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Naroda Patia: The Survivors.

An excerpt from a Human Rights Watch Report (1)released in April reads as follows:

A female eyewitness told Human Rights Watch, "they raped them, cut them and then threw them in a well. They cut them with swords. Everything is gone, you won't even find dogs there." Samuda also witnessed the raping and killing of young girls: "They took young girls, raped them, cut them and then they burned them." Others simply did not have the words to describe the attack: "You won't be able to bear it if we tell you. They are scared, they won't speak, people have been asking for days what happened. What difference has it made? We don't want to go back there. Our lives are in danger there [Naroda Patia].... We won't go back to Patia; we will go anywhere else. We even left without our shoes, all our hard-earned saving are gone." One female resident said, "Some girls even threw themselves into the fire, so as not to get raped."A ten-year-old girl added, "I saw it also, they cut them down the middle." Click here for full Narodia Patia report

These events were dismissed by most as hearsay and rumor. But in August 2002, even the volunteers in Ahmedabad were reeling from the shock of visiting Naroda Patia. They reported that death was omnipresent in Naroda. The streets were littered in the early days with broken glass bangles, that must have once adorned the wrists of women whose charred bodies now lay in mass graves. Under the soot and ash were still seen toppled furniture and pieces of burnt clothes wedged in doorframes. The stench of death was still in the air. The entire locality wore a deserted look for several months, only interrupted momentarily by a flurry of activities during the Presidential visit by His Excellency APJ Kalam.

Volunteers in Ahmedabad who worked with the 'Widows of Naroda' -- an infamous label borne by a large section of the survivors-- recounted in their nightly briefings continuing tales of horror- tales of isolation and grave despair. In the care of the Widows of Naroda, are the surviving children. 'Surviving' -- for many were consumed by the flames in Naroda, the following pictures bearing testimony to those black moments.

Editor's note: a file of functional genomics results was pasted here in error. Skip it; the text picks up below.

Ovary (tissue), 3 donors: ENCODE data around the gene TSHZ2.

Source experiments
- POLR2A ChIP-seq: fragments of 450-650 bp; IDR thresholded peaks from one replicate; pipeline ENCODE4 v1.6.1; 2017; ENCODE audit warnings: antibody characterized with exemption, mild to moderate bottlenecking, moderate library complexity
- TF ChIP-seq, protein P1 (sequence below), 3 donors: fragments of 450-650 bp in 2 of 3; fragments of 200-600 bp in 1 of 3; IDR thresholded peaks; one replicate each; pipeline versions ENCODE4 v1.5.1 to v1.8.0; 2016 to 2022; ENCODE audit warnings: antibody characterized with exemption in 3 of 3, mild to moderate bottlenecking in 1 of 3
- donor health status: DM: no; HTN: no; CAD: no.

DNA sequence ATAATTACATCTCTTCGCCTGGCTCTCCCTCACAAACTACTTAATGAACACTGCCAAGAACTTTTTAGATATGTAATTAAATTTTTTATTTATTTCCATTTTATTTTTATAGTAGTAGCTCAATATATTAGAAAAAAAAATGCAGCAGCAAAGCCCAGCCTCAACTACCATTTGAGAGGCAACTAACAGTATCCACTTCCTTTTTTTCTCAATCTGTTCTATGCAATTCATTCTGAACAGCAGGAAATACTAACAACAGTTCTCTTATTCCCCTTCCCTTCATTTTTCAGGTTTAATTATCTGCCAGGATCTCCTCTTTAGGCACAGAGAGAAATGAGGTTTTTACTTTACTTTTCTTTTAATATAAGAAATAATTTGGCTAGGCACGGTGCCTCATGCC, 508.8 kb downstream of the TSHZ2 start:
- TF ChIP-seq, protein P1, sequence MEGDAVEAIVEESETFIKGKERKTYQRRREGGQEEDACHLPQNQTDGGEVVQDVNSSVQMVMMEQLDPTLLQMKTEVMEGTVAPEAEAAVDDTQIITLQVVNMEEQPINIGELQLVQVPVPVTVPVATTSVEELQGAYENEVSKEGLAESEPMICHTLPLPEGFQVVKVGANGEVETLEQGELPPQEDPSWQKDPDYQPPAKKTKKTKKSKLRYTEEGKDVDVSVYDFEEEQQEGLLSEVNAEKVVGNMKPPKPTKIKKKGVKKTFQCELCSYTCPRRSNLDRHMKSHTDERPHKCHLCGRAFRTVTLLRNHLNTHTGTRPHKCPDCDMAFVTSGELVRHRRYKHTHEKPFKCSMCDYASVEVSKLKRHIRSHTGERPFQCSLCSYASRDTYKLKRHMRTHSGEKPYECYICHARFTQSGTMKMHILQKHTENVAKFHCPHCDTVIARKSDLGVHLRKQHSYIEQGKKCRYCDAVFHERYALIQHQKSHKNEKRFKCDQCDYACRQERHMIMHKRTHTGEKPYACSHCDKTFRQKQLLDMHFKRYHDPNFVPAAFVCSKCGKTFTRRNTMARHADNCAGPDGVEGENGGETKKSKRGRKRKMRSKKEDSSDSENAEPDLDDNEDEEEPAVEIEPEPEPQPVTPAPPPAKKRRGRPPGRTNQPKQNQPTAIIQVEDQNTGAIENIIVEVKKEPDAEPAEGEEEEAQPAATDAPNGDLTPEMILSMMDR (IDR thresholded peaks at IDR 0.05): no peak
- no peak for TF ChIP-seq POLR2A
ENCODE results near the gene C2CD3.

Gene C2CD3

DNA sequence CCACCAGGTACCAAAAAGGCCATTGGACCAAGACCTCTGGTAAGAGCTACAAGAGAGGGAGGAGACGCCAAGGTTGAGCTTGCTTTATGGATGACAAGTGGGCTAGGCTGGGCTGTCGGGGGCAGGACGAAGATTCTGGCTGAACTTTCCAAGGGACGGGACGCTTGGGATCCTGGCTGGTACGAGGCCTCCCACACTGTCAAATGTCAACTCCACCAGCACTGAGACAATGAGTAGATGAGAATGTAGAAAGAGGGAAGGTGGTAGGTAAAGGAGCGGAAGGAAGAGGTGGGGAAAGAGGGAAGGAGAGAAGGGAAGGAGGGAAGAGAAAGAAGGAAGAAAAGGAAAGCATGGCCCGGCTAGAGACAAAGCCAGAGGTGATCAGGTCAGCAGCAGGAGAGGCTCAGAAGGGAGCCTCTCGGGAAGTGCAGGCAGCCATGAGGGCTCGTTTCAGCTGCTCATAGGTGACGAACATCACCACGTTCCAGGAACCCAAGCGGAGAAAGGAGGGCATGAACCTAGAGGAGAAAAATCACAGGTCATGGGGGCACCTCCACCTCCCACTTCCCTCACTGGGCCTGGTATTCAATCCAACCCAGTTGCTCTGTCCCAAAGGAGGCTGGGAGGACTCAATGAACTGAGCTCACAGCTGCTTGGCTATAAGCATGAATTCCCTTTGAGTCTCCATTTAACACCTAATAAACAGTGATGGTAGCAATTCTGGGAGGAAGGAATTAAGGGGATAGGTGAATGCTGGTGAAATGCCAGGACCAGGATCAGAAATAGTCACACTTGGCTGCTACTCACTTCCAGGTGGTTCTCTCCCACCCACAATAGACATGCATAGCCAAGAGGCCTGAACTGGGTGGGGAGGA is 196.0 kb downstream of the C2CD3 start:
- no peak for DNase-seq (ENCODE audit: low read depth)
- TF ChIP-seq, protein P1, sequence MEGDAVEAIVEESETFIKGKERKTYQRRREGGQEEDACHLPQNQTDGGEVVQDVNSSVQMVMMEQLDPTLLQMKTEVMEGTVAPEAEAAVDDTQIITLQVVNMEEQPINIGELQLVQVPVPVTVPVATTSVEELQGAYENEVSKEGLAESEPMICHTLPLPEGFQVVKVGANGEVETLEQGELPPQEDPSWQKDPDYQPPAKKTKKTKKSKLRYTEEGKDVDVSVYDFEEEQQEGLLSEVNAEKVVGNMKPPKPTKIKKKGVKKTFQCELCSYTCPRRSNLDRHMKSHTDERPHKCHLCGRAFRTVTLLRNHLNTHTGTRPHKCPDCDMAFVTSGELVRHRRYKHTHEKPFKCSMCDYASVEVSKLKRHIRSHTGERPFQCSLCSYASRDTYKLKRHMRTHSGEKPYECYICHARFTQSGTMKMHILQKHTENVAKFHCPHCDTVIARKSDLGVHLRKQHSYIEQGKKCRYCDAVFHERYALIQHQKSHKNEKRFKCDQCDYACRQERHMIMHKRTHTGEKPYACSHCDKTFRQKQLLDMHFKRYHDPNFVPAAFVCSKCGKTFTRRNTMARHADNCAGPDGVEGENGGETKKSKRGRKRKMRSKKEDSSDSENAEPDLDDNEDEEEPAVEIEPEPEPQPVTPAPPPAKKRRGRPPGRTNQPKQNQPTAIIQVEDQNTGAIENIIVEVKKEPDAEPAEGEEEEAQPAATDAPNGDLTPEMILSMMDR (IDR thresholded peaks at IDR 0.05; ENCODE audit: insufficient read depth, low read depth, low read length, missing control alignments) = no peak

Shahjahan Banu, sits in her house all day. She can't leave the new room allotted to her surviving family, for she can't bear to look people staring at her all the time. The other children don't want to play with her because 'she looks weird.' Shahjahan's scars have obviously not healed. Even the physical. During the interview she was incessantly scratching her itching keloids. The itching doesn't let her sleep. 'No one will marry her now' her mother says. 'What will become of her? What will she do?' Shahjahan has not been to school in many years  but wishes to continue. Her mother feels there is no point.

Shahjahan says she went to the SRP for help, but the police asked her to return to her society. When she did, the mob surrounded her. Someone hit her on the head and others doused her with kerosene. Then she was set on fire. It was 7 pm. She lay there writhing in pain till 10 pm when the cops arrived. By then, her sister (21y old) who was also burnt, had died.

 

Shahrukh's story is no different. Except that he can hide his scars so the other children still play with him.

The name plate to  Heena's and Niloufer's house now bears a number: Refugee Card Number 241, rehabilitated from from Shah Alam Camp by Citzens Relief Service. Niloufer and Heena were sitting with their grandmother, they recollect. The mob started gathering. After a while they heard firing. Two of their uncles were shot. They called an ambulance which never came. Their father was injured next. They managed to escape with him. All night they sat with him. There was no help. The attacks at Naroda Patia had continued for over 10 hours. 'Everything', they said, 'was finished.' That night they watched their father die.

Niloufer goes to school. She comes home and reads the Koran and then  finishes her school homework. The rest of the day she has to attend to the household chores as her mother tries to earn some money. She has no time to play anymore.

Mehmood isn't lucky enough to be able to go to school. There is no money to pay for his school. 'Rakhhad ta hoon sara din.'  I roam around all day. 'But one day,' he continiues, 'we will fight them. They burnt our people, the women, the houses, and my friends. I could hear them screaming. I know who did this. They were all from our society. The Hindus and the Sindhis.'

'How will your fight them?' I asked. He fell silent. After a long pause he said, 'With stones and sticks. I'll fight them. And cut their heads.'

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(1)    http://hrw.org/reports/2002/india/